Simply asking someone to review your product is not an issue. Offering money to do so or offering to do things in exchange for the review (like promoting their site on social media or your site) is.

It's super lame that Google penalizes individual cases versus just fixing their algorithms across the board, because it means that other sites that employ similar techniques and aren't high-profile/useful enough to get posted about to HN are able to continue unimpeded.

No need to pick between the two. Google does both.

I'm shocked to see that their previous fairly good ranking has been fraudulent all along.

I don't think it was. I think this is a huge penalty, not a correction.

Disagree, it's the best lyrics site by a country mile. Every other single one of them is dogshit (except OHHLA.com).

Looks like ordinary visitors can't even find their site now: https://twitter.com/fuckshivan/status/415879789522587648

The power of Google.

Let's not forget anyone that pays google in some way (adwords) bounces back from this almost immediately. Aka 6 months or less. Have known people only spending 10k per month that bounced back from penalization in 2-3 months.

That just proves how google search algorithms become inaccurate. I agree, RapGenius did some shady things, BUT it still has a better content then other websites which are now ranked much higher.

I'm not an expert in SEO but I bet 1/3 to 1/2 of the serious SEO organizations/individuals do the same thing or something very similar.

"Its not cheating unless you get caught"

The funny thing about this is that rap genius is the most user friendly site and it should be out ranking all of the other spam lyric sites.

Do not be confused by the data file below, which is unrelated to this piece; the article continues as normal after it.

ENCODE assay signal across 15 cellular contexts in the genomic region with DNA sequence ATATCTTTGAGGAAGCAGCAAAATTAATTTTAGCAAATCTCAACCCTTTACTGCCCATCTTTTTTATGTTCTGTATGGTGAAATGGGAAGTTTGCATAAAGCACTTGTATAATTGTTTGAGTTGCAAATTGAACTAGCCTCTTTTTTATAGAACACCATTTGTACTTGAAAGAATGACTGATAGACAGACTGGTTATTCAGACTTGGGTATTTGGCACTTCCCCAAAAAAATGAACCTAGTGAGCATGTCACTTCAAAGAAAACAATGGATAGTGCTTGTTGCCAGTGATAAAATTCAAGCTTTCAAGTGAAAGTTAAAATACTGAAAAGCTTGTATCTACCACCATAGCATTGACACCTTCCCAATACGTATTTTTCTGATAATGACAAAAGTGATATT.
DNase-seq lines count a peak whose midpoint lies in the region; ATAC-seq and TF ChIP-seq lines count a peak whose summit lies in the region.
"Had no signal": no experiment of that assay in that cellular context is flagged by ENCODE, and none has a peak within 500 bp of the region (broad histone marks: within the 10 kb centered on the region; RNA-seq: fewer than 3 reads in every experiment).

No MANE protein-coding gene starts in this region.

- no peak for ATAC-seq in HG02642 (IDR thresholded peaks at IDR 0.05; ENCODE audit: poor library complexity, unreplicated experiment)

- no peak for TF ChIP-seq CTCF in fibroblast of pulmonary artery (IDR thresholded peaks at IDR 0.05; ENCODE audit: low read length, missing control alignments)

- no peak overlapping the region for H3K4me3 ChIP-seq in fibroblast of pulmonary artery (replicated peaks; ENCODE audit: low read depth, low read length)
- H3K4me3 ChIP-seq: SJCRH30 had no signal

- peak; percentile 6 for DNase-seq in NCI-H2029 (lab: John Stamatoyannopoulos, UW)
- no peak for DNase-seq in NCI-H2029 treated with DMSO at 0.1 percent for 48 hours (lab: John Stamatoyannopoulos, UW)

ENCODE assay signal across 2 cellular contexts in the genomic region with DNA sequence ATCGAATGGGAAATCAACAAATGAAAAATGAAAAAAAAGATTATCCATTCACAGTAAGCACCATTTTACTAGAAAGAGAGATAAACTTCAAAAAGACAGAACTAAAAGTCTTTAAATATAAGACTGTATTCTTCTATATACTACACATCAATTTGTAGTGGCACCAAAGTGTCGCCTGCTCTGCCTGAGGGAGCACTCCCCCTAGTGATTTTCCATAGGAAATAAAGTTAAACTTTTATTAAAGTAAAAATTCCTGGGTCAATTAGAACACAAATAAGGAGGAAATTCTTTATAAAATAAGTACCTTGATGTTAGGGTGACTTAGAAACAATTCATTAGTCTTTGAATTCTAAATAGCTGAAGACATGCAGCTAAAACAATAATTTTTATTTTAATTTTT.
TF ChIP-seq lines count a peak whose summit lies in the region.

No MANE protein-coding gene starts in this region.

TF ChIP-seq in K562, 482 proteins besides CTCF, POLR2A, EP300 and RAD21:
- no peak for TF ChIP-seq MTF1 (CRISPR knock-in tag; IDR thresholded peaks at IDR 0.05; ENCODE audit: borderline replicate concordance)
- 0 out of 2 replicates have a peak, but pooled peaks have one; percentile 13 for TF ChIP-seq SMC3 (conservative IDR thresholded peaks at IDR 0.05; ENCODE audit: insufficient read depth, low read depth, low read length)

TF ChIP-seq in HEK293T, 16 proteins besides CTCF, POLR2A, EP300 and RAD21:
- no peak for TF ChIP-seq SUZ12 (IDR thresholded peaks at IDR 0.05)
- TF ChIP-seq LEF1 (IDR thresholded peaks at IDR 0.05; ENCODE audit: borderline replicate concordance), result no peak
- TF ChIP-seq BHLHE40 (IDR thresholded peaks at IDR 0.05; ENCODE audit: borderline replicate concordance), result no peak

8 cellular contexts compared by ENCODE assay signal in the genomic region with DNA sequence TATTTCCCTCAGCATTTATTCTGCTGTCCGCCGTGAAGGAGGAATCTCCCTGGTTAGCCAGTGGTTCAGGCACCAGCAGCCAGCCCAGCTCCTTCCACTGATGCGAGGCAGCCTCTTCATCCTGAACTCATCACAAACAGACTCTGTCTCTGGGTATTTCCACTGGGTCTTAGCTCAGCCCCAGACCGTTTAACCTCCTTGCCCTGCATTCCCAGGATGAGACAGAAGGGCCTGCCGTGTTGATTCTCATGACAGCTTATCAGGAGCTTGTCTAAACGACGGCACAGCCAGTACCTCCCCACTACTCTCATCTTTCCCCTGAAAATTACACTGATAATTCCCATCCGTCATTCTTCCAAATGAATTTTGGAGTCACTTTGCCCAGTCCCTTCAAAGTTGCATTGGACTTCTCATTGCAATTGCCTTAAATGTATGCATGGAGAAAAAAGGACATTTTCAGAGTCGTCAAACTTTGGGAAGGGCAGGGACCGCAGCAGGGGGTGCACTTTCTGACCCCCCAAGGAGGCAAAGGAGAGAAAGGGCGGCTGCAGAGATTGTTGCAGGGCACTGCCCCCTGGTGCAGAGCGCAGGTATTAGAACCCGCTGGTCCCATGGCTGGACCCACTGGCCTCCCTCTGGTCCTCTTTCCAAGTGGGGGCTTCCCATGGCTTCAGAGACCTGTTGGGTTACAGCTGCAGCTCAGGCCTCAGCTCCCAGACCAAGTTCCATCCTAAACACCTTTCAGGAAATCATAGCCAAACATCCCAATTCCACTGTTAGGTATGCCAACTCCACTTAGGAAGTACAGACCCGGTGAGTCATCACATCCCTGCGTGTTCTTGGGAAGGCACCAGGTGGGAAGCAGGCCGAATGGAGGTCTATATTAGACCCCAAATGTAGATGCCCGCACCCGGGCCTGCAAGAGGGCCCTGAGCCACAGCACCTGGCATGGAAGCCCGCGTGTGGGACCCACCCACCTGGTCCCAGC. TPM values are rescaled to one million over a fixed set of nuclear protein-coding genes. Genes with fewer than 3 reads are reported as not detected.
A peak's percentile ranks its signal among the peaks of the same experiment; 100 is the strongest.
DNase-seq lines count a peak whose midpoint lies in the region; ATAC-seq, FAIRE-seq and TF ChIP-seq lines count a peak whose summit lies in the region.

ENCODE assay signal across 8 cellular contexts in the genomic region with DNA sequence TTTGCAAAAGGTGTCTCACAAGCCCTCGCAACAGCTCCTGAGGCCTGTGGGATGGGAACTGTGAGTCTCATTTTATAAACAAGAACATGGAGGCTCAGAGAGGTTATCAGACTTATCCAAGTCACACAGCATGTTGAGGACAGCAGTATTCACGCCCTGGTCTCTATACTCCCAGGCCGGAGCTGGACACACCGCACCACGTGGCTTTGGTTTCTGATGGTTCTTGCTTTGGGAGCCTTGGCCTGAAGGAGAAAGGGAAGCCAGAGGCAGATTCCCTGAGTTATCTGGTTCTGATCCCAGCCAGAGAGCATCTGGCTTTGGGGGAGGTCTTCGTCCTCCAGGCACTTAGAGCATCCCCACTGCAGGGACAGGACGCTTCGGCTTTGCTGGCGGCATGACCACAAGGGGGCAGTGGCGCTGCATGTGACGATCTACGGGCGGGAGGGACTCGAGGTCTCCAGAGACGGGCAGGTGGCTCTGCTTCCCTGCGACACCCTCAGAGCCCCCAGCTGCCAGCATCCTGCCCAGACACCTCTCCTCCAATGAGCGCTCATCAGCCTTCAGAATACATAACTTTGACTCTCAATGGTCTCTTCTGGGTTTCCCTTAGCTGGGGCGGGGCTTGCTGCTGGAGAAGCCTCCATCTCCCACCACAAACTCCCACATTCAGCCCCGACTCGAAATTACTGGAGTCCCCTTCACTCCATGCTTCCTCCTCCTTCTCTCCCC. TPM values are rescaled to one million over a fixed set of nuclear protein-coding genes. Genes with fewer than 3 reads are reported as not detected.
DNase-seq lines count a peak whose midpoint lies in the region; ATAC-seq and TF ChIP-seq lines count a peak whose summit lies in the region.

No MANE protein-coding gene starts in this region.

what about others that are doing the same thing.

for example TINT


once you create a free account they have the following:

Dear valued Tint customer, Would you like to write a review about Tint? In exchange for your opinions/blog post, we are giving away 50% off FOREVER promo code for our Plus Plan. To learn more, click the button below:

screen shot: http://imgur.com/wDnAJ4c

It's worth noting that Rap Genius was not penalized on Bing. (and Yahoo which uses Bing).

RG may want to consider a hedge bet on search engines.

Damn, I tried searching up some rap lyrics that I knew worked a couple of days ago, no dice. How long does this penalisation last?

If RapGenius is smart, they'll turn this into beef and get front page coverage on a bunch of newspapers and websites.

You would think Google would be able to tell that a Justin Bieber link does not belong on an arbitrary twitter post

How long will this last? Rap Genius is a fantastic asset to the world, I hope this isn't permanent.

Try this:

[bieber heartbreaker lyrics rap genius] or even [bieber heartbreaker lyrics rapgenius.com]

This is one of the things where there is no clear right or wrong.

When you don't get Rapgenius when you search "Bieber Rapgenius," you know that Google is forgoing its mission of serving users and instead just flexing its big muscles for everyone to see.

searching 2pac lyrics rap genius yields no rapgenius.com either. it shows all the competitor lyric sites but not rapgenius.

I have mixed feelings about this. How long until we see a game of he-said-she-said? Of course, socially engineered link building aimed at gaming the SERP is against the interest of consumers and google. However, now that we can see a competitor get taken out from google SERP by pointing their attention to a malicious technique, we should see more stories like this.

The problem I have with SERP is that while it's good at finding the most relevant site (still returns spammy sites so not perfect) most of the time, it's built around the advertisement model. It doesn't give you a snapshot of the cross section of the data you are looking at across all the domains out there so that you can't choose on your own which lyric is the most to your liking (it really doesn't matter because lyrics are same across different websites). So the question of who ranks first even though they have identical content shows some underlying inefficiencies caused by the Advertisement revenue model. The more there is, the more advertisement gets seen and clicked.